Our bodies, as implied, ready itself to take action whether by responding to defend our position of attack/assault or by taking the action to flee or escape the threat. In order to do either tactic the body needs to prepare itself in order to initiate this order. Chemicals are released such as adrenaline, noradrenaline and cortisol into the bloodstream. This creates a change in the body to respond by increasing our breath, distributing the blood flow from the less important digestion into muscles and the limbs. The eyes take in the threat by this reaction as dilation which allows focus and attention to the impending threat. Our body is now in a state of readiness. This takes place as a state of survival, without this impulse we would not have been able to survive as we know it. This is a primal state, a state of self –preservation that is built into our wiring. As in the state of preparedness, we also have the ability to calm ourselves and return to state of balance after the perceived or actual threat is gone. This allows for a natural state of coping taking place in the nervous system. With this affect in the body the muscles contract (tighten) ready to initiate movement.
What happens if the body stays in the “fight or flight” mode for a sustained time?
As a part of the preparedness of “fight or flight” response hormones are released. If not used within the time needed and the body doesn’t coming into a state of balance afterwards hormones can accumulate in the body. This build up can create disorders in the body such headaches, irritable bowel syndrome, inability to absorb food and poor sugar regulation, high blood pressure, depression ,chronic fatigue and other auto immune disorders. We all know about the dangers of stress now we know the immunology and physiology around this statement.
The emotional component of PTSD is mentioned indirectly with the prior mentioned side effects, but how does the emotions influence the body? We answered that when we looked at the mechanism of the nervous system by explaining what happens when being engaged with the “fight or flight” response. But let’s go a bit further with the idea of emotions and how they can have an impression on the physical body. The physical body creates a blue print from past and current emotions. Because of the creation of the nervous system we have the mechanism to function. It is in the chronic (long standing) and traumatic events that catapult us into a crisis mode in the body which cannot handle this. The body responds as the outward expression of these experiences. In basic anatomy and physiology muscle all have a function. This function is expressed of dynamic movement. Impairment can take place not just on a physical level, but an emotional level as well. All muscles have within this blue print the memory of movement. This memory can sometime get lost in transit by injury, trauma or disease. But the memory is there. Muscles all have cell and nerve bundles that comprise part of the network of communication and mobility. These cells and nerves contain the memory. This memory can be emotional. If you kick an animal it remembers the trauma not just in the flinching of anticipation of the trauma once provoked but it also within the muscle. The stress factor is not just purely in the physical or just in the emotional; hence the coined term simply stated: “body mind connection”. For, if memories are stored in the body, then it gives “body work” a whole new meaning of discovery. Once we tap into the physical body we are not just touching the physical abnormalities or disorders but something underlying deeper waiting to be extradited.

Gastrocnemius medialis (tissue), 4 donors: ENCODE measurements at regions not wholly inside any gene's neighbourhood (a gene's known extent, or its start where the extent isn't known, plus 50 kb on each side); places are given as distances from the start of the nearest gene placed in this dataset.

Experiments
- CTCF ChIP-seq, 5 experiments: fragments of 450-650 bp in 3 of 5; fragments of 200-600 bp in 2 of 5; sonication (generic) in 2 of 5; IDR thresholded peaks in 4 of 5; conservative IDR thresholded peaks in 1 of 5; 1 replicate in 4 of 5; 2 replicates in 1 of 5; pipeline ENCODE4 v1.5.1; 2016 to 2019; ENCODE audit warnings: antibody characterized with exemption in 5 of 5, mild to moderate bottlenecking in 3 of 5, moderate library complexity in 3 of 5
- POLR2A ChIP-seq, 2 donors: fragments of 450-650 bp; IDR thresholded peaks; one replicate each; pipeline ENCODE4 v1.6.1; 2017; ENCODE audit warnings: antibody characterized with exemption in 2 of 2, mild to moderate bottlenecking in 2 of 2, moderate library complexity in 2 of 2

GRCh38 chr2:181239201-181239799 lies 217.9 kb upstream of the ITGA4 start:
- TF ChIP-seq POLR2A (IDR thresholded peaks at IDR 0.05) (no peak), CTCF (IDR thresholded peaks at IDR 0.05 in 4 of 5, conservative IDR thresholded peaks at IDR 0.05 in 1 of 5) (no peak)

So now that one identifies what is PTSD and what its symptoms are and how it effects the body how does an individual recovery?
Receiving support whether professionally or from family, friends or a group, spiritual guidance etc., is a step in the right direction. All though it is difficult to overcome some biases one may have about asking for help or needing intervention, it is highly recommended. Support allows an individual to know they don’t need to suffer in silence or shame. There are a number of organizations and professional specifically able to handling persons suffering with PTSD.
Getting back to a routine is helpful as well as staying physically active as well as the suggestion of getting back into nature.
Know this is something that happen to you but it doesn’t have to identify who you are.
is a web site that is non- profit to help with PTSD.
Cop y write Andrew Wolfe LMP 10/30/2014
For information on the author visit www.harmonymassagetherapy.com